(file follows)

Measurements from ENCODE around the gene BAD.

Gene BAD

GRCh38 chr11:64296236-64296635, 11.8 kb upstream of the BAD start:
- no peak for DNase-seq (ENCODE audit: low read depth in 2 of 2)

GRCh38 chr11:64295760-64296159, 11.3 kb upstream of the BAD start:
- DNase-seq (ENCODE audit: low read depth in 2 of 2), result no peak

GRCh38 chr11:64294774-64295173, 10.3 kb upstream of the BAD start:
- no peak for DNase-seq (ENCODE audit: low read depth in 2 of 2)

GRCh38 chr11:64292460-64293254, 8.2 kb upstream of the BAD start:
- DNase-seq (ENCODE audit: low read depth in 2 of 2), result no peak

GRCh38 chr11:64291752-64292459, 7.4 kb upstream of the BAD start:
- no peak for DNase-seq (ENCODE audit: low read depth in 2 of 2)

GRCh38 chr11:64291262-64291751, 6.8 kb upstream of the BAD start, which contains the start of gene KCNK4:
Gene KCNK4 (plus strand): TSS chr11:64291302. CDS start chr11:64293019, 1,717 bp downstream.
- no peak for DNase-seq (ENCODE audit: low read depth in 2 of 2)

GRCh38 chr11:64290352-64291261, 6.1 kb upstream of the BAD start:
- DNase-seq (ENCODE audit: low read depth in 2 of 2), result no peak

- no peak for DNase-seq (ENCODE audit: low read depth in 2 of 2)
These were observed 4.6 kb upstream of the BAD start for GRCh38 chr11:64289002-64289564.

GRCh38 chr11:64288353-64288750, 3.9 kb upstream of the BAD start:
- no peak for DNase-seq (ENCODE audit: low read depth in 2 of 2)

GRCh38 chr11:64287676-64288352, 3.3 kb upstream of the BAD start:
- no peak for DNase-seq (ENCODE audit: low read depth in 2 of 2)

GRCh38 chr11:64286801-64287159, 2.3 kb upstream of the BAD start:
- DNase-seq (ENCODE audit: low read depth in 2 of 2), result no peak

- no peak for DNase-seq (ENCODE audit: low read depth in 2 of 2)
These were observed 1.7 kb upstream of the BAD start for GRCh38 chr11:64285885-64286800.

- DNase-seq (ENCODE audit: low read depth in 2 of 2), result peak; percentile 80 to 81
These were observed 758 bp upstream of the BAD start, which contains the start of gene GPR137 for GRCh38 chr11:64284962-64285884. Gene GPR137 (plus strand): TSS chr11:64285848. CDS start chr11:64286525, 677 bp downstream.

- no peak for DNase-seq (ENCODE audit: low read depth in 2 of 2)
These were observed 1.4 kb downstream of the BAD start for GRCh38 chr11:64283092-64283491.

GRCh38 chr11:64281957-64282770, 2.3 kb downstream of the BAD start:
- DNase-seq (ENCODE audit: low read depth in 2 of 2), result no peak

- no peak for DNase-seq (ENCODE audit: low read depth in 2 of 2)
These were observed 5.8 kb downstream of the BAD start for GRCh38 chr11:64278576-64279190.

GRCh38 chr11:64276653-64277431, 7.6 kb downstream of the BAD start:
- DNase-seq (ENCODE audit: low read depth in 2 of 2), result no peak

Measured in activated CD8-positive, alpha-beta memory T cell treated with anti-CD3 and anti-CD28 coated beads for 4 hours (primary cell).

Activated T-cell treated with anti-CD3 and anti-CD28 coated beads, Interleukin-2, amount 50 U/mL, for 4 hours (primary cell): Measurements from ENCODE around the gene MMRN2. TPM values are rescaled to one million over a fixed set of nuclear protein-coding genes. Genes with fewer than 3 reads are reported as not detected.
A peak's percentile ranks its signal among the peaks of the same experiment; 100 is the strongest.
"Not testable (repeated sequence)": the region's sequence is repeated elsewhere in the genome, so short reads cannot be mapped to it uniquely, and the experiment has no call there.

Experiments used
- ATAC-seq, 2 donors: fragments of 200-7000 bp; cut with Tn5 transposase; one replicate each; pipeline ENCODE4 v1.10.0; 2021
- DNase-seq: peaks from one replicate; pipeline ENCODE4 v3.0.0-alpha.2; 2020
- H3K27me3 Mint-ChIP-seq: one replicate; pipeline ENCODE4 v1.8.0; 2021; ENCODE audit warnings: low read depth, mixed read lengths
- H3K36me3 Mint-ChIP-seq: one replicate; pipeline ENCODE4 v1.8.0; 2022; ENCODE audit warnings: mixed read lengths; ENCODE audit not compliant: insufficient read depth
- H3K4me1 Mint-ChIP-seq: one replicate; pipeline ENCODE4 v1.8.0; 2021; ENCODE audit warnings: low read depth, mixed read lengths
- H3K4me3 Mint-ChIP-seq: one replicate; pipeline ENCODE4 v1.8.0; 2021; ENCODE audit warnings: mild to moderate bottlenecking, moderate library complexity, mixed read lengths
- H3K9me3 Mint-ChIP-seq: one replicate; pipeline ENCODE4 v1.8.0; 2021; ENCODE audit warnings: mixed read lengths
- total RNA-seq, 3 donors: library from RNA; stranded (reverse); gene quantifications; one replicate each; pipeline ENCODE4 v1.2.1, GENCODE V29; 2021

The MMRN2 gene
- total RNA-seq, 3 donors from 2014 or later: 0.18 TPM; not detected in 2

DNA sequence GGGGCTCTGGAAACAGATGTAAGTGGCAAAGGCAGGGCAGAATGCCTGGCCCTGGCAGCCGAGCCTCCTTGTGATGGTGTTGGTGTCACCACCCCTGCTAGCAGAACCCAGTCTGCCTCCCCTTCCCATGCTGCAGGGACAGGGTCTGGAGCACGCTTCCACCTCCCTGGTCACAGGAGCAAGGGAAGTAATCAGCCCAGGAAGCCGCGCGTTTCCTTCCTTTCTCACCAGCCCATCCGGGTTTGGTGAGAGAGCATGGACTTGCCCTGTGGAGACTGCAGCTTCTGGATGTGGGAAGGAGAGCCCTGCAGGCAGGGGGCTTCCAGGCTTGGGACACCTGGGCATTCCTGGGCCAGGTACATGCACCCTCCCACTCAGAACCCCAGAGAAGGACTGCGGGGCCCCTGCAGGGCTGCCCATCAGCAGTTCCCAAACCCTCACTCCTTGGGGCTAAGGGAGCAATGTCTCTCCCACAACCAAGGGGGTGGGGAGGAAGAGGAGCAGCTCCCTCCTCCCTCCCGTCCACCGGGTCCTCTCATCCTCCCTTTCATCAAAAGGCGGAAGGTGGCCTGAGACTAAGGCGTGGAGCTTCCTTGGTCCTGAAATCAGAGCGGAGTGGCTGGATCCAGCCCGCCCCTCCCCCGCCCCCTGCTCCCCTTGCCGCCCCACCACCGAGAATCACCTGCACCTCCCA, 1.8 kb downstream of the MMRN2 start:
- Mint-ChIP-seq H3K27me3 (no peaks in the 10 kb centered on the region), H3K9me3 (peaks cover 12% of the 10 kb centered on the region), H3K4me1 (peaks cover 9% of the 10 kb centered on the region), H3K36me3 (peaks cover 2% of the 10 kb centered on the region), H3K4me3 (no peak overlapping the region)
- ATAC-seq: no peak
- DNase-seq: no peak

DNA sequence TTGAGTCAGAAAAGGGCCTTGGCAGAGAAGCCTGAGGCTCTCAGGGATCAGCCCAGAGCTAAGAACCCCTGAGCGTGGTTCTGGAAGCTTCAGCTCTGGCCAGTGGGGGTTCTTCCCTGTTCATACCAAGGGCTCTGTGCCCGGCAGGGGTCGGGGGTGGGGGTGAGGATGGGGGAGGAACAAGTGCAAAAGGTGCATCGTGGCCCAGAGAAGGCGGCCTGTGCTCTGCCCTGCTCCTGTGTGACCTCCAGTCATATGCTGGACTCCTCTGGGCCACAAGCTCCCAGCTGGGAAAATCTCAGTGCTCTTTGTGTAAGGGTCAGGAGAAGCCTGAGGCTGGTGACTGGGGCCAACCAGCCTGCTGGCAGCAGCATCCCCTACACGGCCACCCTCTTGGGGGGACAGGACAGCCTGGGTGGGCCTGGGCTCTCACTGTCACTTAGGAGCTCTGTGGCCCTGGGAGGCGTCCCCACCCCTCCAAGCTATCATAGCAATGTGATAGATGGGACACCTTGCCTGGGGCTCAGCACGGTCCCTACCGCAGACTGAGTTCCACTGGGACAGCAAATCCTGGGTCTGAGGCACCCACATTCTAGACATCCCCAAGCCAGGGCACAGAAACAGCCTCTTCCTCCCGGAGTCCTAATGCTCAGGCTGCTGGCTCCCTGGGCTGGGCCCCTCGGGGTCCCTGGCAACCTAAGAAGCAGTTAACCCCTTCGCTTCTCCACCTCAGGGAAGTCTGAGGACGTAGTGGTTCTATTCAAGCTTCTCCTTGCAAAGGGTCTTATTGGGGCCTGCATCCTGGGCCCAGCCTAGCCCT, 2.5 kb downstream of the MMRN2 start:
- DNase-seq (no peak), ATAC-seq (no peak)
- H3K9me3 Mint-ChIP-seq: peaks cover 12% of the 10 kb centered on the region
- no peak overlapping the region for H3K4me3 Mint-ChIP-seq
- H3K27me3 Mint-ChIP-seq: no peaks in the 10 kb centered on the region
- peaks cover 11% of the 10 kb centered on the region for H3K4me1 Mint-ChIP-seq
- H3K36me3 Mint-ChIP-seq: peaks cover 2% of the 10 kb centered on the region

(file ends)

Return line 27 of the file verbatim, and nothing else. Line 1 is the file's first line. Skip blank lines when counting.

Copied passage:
These were observed 1.7 kb upstream of the BAD start for GRCh38 chr11:64285885-64286800.